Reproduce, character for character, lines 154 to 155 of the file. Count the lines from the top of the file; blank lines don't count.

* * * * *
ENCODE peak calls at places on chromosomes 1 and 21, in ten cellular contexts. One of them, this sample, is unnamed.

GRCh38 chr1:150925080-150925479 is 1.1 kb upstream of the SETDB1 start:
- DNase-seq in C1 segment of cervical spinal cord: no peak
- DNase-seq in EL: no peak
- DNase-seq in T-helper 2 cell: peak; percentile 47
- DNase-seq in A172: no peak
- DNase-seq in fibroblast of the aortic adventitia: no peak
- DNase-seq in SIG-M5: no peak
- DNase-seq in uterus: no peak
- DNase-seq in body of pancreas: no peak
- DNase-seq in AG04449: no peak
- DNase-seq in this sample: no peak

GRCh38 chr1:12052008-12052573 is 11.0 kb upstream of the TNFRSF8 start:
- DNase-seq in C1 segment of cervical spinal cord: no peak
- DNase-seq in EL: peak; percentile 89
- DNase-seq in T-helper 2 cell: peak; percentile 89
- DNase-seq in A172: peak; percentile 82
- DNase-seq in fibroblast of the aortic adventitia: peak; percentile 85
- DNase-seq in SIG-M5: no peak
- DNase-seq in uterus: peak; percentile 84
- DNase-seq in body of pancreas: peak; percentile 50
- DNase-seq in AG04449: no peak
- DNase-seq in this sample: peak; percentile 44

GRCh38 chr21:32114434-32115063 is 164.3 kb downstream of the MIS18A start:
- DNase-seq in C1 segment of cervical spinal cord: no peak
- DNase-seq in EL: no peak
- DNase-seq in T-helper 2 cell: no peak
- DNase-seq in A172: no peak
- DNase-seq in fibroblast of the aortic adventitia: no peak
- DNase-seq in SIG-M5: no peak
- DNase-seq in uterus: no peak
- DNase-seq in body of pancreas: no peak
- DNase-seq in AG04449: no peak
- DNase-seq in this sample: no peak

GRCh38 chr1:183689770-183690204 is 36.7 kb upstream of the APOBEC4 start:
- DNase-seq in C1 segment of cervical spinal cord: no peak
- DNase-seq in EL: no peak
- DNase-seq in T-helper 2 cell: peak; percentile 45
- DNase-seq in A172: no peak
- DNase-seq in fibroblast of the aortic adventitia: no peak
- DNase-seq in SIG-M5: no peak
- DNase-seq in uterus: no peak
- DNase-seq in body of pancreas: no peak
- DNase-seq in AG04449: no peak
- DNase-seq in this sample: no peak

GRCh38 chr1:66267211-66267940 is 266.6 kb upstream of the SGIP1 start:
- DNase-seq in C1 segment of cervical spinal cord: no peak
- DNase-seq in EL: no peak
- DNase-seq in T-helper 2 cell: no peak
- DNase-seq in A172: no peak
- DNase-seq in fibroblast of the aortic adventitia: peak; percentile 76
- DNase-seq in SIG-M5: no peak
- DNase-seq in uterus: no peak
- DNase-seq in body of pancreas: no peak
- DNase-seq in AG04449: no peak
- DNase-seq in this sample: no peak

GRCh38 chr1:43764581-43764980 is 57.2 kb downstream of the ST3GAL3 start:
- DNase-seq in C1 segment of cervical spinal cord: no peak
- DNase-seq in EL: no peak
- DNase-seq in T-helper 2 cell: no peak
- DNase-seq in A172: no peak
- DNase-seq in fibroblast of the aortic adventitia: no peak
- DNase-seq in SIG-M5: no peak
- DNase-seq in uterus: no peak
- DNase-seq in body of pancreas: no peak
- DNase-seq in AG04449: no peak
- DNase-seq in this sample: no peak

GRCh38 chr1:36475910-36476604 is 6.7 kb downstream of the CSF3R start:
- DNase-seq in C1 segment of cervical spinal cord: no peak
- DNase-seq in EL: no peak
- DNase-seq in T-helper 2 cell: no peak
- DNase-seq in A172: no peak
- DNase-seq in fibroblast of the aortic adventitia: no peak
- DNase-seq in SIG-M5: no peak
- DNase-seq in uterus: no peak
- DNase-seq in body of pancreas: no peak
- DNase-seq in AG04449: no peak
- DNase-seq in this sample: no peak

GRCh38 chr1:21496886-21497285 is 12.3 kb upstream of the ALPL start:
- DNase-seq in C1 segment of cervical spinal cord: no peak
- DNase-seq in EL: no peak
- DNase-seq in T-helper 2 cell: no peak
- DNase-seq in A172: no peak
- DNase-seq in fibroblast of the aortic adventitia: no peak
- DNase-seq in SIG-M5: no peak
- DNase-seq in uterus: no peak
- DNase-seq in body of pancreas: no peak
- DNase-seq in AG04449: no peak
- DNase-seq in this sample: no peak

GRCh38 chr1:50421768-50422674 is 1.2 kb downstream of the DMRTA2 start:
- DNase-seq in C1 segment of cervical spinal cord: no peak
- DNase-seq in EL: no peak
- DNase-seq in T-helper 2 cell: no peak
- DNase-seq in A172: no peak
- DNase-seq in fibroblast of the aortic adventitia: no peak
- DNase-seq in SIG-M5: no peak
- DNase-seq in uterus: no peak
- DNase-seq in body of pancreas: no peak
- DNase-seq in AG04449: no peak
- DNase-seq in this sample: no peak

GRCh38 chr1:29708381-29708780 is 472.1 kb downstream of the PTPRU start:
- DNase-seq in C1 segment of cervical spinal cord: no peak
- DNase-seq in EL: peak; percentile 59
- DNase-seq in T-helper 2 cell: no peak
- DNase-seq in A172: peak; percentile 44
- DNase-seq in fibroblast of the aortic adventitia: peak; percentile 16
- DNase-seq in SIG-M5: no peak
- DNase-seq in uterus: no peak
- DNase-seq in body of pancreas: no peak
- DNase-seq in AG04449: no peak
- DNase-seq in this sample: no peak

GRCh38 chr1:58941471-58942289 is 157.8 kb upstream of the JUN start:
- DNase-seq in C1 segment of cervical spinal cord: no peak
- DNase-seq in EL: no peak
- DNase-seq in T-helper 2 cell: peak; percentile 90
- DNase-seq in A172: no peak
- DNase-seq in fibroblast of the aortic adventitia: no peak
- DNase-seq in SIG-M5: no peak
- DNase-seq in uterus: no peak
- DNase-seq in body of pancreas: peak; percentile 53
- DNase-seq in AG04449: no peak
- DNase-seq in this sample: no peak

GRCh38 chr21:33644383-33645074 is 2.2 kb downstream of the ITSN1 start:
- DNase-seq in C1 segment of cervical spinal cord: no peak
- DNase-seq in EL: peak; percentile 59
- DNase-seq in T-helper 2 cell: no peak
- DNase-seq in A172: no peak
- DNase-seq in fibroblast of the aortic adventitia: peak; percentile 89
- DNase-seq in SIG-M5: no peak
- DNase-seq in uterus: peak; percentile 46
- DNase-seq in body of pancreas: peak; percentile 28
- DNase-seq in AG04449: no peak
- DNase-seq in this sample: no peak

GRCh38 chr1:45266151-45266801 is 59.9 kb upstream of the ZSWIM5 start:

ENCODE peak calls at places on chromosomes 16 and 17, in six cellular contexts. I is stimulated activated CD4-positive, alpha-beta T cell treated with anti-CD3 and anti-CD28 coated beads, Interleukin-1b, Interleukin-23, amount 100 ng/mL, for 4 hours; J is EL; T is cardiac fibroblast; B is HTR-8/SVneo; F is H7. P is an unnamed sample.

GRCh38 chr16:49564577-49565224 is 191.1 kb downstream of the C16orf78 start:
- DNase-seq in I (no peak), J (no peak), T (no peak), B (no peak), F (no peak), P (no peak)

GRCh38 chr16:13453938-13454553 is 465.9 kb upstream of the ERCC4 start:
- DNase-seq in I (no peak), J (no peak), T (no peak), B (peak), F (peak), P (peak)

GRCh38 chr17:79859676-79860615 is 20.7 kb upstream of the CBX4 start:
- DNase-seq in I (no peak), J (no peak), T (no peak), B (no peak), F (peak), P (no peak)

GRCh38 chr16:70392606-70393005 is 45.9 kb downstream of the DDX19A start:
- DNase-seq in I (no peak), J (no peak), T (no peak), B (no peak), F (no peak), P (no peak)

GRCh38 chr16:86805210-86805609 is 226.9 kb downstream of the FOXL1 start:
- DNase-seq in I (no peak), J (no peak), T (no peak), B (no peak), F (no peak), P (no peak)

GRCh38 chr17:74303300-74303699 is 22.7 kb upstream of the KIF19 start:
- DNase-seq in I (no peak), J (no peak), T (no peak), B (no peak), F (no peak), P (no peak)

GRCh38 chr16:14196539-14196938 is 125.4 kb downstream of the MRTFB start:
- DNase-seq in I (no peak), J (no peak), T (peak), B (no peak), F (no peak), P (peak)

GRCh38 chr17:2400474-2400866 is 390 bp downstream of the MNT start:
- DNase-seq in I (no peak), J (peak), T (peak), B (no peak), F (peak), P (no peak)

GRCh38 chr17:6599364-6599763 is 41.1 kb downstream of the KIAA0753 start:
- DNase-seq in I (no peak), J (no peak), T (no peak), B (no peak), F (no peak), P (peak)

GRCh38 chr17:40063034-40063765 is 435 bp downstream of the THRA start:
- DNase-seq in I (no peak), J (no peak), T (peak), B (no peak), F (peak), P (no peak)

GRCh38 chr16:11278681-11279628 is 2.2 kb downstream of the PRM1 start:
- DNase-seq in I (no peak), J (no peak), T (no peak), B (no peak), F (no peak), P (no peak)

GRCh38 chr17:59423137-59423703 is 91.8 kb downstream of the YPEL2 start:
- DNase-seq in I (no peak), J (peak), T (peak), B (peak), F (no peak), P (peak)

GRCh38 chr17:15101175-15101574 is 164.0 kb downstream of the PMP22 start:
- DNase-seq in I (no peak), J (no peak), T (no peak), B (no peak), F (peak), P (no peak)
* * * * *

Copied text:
GRCh38 chr17:40063034-40063765 is 435 bp downstream of the THRA start:
- DNase-seq in I (no peak), J (no peak), T (peak), B (no peak), F (peak), P (no peak)